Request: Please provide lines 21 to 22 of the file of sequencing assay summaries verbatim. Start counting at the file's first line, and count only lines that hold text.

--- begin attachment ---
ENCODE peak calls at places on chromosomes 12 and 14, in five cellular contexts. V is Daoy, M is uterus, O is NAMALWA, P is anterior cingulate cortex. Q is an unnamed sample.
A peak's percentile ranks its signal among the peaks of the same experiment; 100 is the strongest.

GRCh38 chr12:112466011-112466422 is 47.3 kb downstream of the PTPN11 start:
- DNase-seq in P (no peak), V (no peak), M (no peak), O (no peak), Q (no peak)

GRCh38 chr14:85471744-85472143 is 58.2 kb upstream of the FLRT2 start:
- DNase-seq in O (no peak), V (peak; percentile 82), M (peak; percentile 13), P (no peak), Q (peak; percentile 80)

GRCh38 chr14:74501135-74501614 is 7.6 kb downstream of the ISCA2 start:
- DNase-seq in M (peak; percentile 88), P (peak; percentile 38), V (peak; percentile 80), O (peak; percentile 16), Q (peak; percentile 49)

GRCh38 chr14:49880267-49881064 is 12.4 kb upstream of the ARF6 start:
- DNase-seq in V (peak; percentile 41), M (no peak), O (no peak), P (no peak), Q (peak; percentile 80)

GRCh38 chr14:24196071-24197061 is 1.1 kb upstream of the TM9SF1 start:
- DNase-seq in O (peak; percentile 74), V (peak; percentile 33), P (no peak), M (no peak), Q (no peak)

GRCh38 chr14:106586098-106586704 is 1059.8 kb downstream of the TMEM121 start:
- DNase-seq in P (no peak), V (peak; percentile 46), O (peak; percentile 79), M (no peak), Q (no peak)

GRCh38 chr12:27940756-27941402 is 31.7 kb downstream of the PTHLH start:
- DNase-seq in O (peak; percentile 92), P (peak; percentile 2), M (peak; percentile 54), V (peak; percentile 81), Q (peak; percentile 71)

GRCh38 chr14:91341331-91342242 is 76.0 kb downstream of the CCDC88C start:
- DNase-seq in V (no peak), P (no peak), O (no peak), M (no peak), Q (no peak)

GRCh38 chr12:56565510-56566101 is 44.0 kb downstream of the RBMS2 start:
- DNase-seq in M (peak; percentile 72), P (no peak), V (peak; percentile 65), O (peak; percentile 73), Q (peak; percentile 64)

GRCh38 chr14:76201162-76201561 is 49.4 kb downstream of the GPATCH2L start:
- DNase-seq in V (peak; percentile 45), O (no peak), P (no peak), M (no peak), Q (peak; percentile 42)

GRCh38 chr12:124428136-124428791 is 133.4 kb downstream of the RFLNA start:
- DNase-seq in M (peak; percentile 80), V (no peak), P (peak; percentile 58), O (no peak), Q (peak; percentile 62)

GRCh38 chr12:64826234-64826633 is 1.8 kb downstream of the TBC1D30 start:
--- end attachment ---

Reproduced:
GRCh38 chr14:76201162-76201561 is 49.4 kb downstream of the GPATCH2L start:
- DNase-seq in V (peak; percentile 45), O (no peak), P (no peak), M (no peak), Q (peak; percentile 42)